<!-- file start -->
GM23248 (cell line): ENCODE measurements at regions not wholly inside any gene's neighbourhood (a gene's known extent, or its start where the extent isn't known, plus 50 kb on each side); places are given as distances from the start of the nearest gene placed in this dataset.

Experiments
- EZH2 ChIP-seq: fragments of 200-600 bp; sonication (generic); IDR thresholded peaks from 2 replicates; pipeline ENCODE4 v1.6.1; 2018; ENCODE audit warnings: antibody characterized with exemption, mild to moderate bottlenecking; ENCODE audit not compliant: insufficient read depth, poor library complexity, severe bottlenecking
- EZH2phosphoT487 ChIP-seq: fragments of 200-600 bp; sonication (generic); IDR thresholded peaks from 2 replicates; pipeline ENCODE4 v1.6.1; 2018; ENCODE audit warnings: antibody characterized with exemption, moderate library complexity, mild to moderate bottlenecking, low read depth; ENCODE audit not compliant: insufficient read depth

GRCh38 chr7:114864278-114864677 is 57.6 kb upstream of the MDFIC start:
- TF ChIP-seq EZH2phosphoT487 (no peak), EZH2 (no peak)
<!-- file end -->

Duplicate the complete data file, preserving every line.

GM23248 (cell line): ENCODE measurements at regions not wholly inside any gene's neighbourhood (a gene's known extent, or its start where the extent isn't known, plus 50 kb on each side); places are given as distances from the start of the nearest gene placed in this dataset.

Experiments
- EZH2 ChIP-seq: fragments of 200-600 bp; sonication (generic); IDR thresholded peaks from 2 replicates; pipeline ENCODE4 v1.6.1; 2018; ENCODE audit warnings: antibody characterized with exemption, mild to moderate bottlenecking; ENCODE audit not compliant: insufficient read depth, poor library complexity, severe bottlenecking
- EZH2phosphoT487 ChIP-seq: fragments of 200-600 bp; sonication (generic); IDR thresholded peaks from 2 replicates; pipeline ENCODE4 v1.6.1; 2018; ENCODE audit warnings: antibody characterized with exemption, moderate library complexity, mild to moderate bottlenecking, low read depth; ENCODE audit not compliant: insufficient read depth

GRCh38 chr7:114864278-114864677 is 57.6 kb upstream of the MDFIC start:
- TF ChIP-seq EZH2phosphoT487 (no peak), EZH2 (no peak)